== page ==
Glencore – Full Federal Court of Australia finds that it accorded with arm’s length transfer pricing for an Australian sub to agree to pricing that gave up some price upside for less volatility

An Australian subsidiary (“CMPL”) of Glencore Switzerland (“GIAG”), which had a high-cost copper mine, agreed with GIAG (who was the sole purchaser of the mine output) to amend its supply contract in early 2007 after there had been a surge in world copper prices. The Commissioner argued that CMPL had acted “irresponsibly” by agreeing in these amendments to “price sharing” which meant that CMPL would participate less in a high copper price over the 2007 to 2009 period, but with the benefit of less volatility in price.

The majority reasons found that for the transfer–pricing purposes at issue, it was posing the wrong question to ask “whether an arm’s length party would have agreed to the amendments, given the pre-existing terms of trade”, and that the correct question was simply whether “the pricing formula established by those [amended] terms did not differ from those formulae which might be expected to have operated between independent enterprises dealing wholly independently with one another in the copper concentrate market at the time”. In this regard, the majority concluded, in light inter alia of the evidence of the taxpayer’s expert witness as to industry contracting practice:

[T]he taxpayer has established that independent parties dealing at arm’s length with each other for the sale of the copper concentrate in fact sold by C.M.P.L. to G.I.A.G. from 2007 to 2009 might reasonably be expected to have agreed to a price sharing clause at the rate of 23% as part of the calculation of [the mooted aspect of the pricing formula].

Regarding an alternative pricing approach advocated by the Commissioner’s expert witness, they stated:

[H]is opinion that the parties should have adopted benchmark T.C.R.C.s [i.e., closer to spot pricing] appears to us to represent another possible position that arm’s length parties might reasonably be expected to have adopted. But the existence of this possibility does not negate our finding that price sharing using a 23% rate was also an arm’s length outcome.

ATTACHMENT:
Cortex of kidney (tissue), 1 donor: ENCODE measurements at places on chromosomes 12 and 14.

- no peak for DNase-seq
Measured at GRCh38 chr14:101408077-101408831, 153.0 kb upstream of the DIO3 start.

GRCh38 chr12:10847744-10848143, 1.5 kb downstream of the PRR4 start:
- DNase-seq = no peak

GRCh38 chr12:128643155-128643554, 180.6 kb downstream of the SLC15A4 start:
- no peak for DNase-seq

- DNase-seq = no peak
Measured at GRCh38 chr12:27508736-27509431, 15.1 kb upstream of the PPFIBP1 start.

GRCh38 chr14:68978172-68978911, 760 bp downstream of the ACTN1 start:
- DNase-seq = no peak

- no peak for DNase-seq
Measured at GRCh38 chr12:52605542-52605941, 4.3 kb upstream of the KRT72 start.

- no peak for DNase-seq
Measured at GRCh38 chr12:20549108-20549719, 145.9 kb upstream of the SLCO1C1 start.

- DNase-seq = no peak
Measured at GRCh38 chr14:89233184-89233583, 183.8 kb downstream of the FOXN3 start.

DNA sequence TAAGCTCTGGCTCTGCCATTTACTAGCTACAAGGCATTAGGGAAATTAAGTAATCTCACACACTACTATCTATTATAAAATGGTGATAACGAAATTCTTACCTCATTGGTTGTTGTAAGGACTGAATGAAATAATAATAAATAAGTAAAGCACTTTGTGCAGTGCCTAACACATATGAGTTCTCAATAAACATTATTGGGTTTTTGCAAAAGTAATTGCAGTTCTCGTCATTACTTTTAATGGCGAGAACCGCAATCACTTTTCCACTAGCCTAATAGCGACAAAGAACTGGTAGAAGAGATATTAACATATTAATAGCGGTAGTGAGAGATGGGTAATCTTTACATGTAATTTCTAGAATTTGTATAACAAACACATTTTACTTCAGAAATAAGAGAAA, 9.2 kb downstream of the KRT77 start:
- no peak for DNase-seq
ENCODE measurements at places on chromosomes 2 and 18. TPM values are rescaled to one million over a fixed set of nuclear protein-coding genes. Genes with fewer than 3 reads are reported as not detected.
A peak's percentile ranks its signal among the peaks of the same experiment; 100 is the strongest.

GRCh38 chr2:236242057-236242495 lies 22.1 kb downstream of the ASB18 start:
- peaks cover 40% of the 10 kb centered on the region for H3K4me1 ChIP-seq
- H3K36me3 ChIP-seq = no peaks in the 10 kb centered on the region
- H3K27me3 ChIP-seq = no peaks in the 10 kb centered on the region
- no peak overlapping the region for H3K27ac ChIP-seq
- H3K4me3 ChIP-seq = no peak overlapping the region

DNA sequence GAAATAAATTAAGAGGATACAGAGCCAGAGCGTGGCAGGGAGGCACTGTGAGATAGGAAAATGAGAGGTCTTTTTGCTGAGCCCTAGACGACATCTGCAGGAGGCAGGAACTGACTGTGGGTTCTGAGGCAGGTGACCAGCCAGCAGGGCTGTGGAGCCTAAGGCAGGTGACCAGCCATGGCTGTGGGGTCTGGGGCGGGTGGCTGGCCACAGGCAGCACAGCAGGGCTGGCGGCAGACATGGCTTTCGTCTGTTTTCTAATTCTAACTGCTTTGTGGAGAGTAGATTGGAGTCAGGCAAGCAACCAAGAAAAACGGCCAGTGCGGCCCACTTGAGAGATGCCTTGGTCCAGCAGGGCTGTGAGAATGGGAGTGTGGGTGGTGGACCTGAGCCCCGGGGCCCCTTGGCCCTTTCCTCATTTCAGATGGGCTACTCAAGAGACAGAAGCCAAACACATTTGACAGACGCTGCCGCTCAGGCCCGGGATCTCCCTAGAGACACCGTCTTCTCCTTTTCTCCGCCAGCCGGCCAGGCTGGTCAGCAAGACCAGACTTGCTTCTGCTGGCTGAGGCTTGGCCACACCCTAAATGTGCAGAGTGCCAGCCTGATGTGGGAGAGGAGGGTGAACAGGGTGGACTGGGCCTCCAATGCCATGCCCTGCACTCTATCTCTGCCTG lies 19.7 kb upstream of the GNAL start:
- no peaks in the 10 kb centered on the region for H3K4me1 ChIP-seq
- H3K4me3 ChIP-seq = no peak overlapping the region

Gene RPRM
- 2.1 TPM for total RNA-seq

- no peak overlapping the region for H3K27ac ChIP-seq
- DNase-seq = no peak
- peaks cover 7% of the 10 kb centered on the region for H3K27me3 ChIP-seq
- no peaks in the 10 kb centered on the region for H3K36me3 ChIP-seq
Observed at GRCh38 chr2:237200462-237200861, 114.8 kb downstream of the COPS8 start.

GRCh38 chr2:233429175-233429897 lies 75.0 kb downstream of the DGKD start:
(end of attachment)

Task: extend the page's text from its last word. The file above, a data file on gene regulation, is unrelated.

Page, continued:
Before so concluding, the majority made numerous observations on transfer pricing principles, as they bore on the determination of an arm’s length price, including:

  • “one should include all of the objective circumstances of the actual ... mine” and the “objective circumstances of the copper concentrate market as at February 2007”
  • however, “it would be appropriate to exclude any considerations that are the product of C.M.P.L.’s non-arm’s length relationship with G.I.A.G. and the broader Glencore Group” which “would include whatever attitude or policy C.M.P.L. had formed about the issue of risk when selling to G.I.A.G”
  • “C.M.P.L. … could legitimately adopt a more conservative approach to risk so long as it was commercially rational to do so, and it is what an independent party dealing at arm’s length might reasonably be expected to have done”
  • “the possibility of a range of arm’s length outcomes, each of which would be sufficient to answer the statutory test, is supported by authority”

Neal Armstrong. Summary of Commissioner of Taxation v Glencore Investment Pty Ltd [2020] FCAFC 187 under s. 247(2)(a).